The Spot is an all-day dining café, restaurant, bar and cigar lounge in one right in the heart of Singapore’s Downtown district. Pick up coffee and a sandwich during the day but come at night for a tase of chef Lee Boon Seng's food. Despite the restaurant's casual appearance, don't expect standard bistro fare.
Try the pan-fried red snapper ($28) served in a green curry emulsion and torched eggplant and local skate ($25) that lies on a bed of pearl rice risotto covered in a coriander broth that evokes familiar memories of fish soup elevated through technique and novel combinations. The pork cheek barbecue ($26) is another winner. Thick slices of pork jowl are marinated and grilled bak kwa style and plated with potato mousseline and Chin Kiang vinegar caramel.
Having been around for over a year, Blue Jasmine offers a lovely alternative for those looking to graduate from the likes of Nankhon Kitchen or Thai Express. Located in Farrer Park Hotel, the 100-seater restaurant has consciously follow the culinary ethos of balance and harmony – a virtue the countrymen of Thailand have so steadfastly abided by. The restaurant reaches out for a hug with its cosy and rustic interior of plush seating, high ceilings, and patterned tiles that line the floors. The space is then illuminated by warm lighting and just outside, lush greenery partially conceals its restaurant front.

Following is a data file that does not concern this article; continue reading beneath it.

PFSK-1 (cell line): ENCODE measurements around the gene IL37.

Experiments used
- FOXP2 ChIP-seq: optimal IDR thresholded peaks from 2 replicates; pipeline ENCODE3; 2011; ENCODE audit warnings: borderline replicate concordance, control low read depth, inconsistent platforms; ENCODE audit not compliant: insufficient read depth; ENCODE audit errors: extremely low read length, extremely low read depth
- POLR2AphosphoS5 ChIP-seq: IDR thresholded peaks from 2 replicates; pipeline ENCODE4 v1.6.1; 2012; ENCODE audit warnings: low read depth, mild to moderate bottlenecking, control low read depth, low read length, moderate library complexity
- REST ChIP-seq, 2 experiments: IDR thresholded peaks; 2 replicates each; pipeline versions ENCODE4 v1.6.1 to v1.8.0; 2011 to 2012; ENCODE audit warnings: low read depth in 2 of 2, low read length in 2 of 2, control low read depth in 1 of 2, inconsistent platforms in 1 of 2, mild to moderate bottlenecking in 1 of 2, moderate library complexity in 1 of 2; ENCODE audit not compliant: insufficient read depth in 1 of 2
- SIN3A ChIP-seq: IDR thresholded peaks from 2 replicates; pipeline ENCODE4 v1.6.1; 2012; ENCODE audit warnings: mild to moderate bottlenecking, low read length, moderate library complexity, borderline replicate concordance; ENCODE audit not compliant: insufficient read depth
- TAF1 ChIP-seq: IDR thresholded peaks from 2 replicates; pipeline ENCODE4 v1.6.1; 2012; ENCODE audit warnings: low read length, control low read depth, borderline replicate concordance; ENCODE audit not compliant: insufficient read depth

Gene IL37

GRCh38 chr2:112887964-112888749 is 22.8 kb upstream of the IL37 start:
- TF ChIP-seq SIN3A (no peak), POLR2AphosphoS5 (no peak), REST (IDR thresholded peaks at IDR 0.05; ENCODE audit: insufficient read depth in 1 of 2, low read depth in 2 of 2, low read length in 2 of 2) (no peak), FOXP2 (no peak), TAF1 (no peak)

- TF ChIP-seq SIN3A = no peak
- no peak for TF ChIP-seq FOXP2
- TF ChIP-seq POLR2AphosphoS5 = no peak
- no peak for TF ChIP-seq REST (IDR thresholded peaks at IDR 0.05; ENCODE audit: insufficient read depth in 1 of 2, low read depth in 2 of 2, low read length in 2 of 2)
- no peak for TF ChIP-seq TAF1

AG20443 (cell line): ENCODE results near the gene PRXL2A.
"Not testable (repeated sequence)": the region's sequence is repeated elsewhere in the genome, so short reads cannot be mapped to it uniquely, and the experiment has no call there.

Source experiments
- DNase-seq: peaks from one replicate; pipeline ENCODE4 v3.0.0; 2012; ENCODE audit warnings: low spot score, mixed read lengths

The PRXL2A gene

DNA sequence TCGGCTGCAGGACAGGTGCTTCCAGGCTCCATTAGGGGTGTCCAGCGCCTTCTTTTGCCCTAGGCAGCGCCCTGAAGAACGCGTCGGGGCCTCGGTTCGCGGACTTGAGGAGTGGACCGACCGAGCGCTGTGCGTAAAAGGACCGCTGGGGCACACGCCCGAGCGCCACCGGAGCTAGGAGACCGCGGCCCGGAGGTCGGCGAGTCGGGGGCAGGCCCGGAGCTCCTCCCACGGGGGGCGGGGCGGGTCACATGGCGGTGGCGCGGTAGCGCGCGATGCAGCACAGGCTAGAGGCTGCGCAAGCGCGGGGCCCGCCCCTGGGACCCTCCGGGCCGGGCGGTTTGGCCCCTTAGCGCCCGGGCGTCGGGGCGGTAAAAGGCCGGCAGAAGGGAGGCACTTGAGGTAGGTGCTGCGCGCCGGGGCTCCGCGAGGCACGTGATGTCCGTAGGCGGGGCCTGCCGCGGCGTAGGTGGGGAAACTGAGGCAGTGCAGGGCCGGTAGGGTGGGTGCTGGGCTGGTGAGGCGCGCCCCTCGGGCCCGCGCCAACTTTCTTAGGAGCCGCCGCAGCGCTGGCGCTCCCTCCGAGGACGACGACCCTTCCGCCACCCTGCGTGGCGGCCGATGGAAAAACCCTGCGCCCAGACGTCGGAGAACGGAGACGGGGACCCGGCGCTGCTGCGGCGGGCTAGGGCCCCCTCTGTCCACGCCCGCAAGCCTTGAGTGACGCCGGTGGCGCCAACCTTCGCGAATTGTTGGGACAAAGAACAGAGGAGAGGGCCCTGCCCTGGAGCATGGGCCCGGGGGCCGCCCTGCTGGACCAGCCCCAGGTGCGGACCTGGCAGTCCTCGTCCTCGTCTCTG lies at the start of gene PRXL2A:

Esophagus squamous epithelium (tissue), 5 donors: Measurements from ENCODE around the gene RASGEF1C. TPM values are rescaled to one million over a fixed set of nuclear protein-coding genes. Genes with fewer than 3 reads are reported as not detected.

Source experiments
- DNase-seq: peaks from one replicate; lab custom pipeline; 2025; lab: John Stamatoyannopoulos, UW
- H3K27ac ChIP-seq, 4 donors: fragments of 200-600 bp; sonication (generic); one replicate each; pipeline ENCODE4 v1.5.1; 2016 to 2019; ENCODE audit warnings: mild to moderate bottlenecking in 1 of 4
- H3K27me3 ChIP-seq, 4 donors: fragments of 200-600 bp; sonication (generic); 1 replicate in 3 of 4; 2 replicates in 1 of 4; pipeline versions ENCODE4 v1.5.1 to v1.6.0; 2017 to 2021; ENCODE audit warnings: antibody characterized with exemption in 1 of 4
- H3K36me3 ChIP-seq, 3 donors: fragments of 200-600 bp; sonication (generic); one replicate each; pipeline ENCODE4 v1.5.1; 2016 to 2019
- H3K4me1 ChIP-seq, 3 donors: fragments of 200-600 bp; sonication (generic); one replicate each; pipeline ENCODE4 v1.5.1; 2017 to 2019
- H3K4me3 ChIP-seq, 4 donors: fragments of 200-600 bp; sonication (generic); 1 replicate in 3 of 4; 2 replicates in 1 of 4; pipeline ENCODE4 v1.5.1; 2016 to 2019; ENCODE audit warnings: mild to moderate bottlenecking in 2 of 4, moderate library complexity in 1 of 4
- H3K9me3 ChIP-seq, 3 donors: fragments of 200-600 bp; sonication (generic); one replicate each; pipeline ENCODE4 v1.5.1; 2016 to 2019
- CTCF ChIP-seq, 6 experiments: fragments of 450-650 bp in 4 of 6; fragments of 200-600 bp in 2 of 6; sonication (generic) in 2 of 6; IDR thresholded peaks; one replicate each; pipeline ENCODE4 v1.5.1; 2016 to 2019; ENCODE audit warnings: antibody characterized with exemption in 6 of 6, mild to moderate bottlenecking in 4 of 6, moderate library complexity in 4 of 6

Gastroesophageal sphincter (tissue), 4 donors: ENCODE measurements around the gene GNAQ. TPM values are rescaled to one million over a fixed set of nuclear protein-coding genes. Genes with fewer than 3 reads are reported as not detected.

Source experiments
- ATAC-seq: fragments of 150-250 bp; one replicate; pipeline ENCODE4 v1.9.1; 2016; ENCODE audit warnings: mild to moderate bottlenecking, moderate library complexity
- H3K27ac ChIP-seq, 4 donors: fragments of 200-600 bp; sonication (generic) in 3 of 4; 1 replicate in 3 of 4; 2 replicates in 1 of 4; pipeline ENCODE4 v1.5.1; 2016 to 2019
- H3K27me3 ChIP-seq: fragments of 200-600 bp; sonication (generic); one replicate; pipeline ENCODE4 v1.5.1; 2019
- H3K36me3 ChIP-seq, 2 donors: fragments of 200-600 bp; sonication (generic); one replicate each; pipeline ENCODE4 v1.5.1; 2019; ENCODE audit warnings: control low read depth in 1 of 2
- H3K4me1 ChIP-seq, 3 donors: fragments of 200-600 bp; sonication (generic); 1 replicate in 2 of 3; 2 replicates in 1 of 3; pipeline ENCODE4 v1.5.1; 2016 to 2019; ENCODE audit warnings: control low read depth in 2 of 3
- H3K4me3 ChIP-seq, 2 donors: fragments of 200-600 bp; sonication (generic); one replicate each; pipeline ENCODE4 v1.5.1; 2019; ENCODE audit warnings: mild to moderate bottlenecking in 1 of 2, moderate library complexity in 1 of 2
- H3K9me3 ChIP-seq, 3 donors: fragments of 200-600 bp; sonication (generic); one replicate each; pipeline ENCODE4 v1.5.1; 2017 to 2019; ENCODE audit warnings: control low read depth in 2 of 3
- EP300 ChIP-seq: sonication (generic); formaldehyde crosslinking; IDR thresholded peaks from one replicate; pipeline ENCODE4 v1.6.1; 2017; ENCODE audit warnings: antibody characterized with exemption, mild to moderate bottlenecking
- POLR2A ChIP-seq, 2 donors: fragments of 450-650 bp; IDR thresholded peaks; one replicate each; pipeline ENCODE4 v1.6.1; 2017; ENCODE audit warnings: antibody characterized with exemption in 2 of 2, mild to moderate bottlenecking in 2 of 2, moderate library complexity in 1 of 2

Blue Jasmine is your one-ticket around the Land of Smiles. Built on the five taste pillars of sweet, sour, spicy, bitter and umami, the restaurant’s refreshed menu sends forth a parade of crowd-pleasing classics, and lesser-known regional creations that may change the way you think of Thailand. The former will certainly quell Thai cravings with the familiars of Stir Fried Pad Thai Prawns ($16), classic Tom Yum Soup ($20), and the signature Green Curry (from $24). But if you’re up for it, opt for Tom Yum ‘Poh Tek’ ($20) that has fried sea bass swimming in its fiery soup, Cham-Om fried egg ($12) paired with a handful of fresh vegetables and prawn paste-based Nam Prink Kapi dipping sauce, and turmeric-laden Yellow River Prawn Curry ($26).